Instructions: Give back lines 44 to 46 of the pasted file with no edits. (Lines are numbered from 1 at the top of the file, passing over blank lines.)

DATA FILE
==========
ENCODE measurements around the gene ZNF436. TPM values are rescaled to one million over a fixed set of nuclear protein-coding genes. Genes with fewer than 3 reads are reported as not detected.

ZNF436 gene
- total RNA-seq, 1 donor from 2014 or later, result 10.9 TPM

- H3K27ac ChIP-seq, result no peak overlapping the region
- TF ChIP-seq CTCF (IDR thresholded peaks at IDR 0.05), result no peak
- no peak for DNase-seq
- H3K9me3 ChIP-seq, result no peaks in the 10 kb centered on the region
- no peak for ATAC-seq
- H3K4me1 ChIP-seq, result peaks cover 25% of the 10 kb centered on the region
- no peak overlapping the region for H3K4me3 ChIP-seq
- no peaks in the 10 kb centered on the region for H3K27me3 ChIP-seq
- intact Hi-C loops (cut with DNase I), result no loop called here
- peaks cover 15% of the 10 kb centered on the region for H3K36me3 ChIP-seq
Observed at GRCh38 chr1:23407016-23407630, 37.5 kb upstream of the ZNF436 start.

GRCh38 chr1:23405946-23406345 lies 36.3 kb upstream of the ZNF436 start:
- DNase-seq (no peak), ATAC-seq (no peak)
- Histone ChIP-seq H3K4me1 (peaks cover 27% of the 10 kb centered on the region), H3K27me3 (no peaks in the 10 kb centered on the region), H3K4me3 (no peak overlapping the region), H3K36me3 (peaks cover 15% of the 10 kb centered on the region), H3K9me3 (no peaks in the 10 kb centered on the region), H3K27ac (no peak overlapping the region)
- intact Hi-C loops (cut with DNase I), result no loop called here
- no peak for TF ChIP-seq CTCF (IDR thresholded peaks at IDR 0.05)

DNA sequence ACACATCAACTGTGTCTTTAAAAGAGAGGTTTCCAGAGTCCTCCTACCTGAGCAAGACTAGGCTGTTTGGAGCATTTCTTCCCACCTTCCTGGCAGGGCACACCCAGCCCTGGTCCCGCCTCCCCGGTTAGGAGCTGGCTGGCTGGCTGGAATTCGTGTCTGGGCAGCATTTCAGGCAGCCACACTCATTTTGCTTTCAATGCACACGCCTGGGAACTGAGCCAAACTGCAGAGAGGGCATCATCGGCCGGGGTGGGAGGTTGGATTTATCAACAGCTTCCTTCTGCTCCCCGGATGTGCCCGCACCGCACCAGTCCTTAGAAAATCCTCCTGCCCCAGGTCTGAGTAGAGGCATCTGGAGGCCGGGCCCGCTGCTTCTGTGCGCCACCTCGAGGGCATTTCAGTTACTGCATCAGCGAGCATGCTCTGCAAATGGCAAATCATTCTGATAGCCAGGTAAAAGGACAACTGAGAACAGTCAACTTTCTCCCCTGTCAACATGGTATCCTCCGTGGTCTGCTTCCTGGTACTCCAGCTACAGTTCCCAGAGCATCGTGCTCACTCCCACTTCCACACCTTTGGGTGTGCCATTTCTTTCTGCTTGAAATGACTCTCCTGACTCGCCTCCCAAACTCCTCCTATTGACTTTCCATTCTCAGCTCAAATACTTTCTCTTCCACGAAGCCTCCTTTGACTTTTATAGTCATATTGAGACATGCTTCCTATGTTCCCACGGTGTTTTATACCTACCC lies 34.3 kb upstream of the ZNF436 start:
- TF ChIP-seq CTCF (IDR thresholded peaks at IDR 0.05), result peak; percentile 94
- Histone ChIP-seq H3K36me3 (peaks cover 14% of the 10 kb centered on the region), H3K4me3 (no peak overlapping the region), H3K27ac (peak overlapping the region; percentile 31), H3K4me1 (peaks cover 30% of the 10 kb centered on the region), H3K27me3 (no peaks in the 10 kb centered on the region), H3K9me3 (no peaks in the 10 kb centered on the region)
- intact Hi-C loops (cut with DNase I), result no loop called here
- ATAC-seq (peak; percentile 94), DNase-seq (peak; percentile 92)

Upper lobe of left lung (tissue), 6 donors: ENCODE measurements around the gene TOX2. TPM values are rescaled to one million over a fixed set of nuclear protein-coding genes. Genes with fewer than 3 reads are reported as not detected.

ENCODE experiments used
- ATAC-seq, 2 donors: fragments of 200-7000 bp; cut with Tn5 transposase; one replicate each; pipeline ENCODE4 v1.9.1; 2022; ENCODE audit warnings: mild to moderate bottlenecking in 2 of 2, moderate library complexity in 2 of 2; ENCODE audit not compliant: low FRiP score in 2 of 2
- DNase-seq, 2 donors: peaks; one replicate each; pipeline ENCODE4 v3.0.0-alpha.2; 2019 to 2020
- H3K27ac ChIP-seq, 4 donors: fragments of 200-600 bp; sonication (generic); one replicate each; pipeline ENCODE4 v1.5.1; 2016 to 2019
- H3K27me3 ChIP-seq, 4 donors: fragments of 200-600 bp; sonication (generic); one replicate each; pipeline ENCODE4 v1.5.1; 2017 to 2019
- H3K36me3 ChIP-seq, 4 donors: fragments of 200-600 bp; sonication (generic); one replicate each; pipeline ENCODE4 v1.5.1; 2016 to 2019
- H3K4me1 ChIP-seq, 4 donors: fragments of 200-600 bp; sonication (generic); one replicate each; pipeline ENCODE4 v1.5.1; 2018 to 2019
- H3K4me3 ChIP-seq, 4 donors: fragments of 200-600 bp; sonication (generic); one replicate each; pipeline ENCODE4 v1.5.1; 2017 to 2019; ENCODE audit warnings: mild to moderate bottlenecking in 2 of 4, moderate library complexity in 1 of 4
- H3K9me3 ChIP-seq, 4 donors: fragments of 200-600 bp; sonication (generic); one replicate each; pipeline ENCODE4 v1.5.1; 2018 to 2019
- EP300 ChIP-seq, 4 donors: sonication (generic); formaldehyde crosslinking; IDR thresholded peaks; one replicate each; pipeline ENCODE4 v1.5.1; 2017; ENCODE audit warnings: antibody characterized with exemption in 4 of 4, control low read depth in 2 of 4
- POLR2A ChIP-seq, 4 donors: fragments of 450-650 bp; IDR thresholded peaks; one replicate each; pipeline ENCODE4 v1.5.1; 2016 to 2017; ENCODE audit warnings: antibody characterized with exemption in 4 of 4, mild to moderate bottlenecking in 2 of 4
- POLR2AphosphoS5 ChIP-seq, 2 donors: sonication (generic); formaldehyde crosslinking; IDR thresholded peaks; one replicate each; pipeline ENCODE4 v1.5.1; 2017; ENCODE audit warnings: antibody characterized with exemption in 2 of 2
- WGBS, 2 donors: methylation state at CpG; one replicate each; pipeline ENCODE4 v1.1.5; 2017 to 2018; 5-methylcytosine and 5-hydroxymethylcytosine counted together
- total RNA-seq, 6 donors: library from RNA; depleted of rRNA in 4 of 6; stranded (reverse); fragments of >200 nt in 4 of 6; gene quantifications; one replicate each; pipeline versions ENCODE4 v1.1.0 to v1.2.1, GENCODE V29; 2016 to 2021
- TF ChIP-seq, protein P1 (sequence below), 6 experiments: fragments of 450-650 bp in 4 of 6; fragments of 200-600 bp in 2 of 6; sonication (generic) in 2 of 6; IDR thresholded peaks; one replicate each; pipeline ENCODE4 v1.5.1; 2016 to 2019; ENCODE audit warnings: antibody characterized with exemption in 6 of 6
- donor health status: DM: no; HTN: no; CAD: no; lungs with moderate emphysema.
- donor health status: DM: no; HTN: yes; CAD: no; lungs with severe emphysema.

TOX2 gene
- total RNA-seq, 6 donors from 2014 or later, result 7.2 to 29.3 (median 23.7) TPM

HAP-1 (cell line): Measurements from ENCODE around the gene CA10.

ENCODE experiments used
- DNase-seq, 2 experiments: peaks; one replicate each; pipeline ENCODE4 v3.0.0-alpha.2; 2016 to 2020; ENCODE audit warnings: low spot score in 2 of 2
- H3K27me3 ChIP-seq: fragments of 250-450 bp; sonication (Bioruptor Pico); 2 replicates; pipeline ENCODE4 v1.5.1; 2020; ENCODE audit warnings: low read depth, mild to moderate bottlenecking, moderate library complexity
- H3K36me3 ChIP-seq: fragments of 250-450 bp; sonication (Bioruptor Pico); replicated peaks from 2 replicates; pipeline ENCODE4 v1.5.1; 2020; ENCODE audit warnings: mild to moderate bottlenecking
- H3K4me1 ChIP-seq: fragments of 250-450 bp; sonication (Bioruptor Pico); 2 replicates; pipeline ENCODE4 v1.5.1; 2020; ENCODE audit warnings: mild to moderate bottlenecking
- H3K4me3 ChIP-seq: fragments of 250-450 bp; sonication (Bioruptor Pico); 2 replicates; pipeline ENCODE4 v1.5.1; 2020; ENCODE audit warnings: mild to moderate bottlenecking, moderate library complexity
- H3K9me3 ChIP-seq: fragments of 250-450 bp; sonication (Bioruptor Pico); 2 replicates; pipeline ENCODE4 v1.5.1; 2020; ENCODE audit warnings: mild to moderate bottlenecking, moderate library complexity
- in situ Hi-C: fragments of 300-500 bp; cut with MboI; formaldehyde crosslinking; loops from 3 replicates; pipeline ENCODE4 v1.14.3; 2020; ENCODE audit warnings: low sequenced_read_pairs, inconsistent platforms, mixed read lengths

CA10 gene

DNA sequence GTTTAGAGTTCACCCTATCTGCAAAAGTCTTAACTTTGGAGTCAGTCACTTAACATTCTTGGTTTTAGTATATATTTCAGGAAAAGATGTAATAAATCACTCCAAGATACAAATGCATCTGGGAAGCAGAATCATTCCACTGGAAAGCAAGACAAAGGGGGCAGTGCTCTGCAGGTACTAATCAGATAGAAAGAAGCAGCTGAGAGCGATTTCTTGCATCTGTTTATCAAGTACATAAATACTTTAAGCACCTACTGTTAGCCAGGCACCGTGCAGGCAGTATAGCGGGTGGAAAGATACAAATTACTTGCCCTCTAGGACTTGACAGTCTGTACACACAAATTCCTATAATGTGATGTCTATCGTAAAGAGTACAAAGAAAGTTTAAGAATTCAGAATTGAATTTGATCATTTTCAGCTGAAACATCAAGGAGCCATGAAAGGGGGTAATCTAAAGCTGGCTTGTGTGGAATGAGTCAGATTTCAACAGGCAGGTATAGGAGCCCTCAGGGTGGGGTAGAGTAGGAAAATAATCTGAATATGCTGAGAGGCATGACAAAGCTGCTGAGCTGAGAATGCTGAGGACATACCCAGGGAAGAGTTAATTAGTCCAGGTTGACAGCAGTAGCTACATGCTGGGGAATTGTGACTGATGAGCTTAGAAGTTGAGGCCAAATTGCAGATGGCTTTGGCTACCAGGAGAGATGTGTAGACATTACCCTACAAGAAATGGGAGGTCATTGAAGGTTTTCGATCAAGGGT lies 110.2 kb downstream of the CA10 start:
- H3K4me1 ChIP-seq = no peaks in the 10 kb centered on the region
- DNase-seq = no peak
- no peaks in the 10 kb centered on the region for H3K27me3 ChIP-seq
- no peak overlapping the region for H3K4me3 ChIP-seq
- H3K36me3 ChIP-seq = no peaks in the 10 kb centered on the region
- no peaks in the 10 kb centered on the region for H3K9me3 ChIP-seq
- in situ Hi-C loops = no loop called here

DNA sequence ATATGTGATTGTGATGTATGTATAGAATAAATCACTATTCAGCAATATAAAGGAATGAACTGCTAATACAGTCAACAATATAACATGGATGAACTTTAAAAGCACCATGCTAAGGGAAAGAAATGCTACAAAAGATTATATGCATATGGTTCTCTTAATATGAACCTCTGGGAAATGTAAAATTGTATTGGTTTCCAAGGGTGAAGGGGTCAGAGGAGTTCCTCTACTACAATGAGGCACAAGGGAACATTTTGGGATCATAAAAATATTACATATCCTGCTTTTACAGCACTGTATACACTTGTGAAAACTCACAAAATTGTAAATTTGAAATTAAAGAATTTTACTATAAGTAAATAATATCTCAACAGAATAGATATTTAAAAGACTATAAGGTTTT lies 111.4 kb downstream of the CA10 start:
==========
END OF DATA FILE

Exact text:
- total RNA-seq, 6 donors from 2014 or later, result 7.2 to 29.3 (median 23.7) TPM

HAP-1 (cell line): Measurements from ENCODE around the gene CA10.

ENCODE experiments used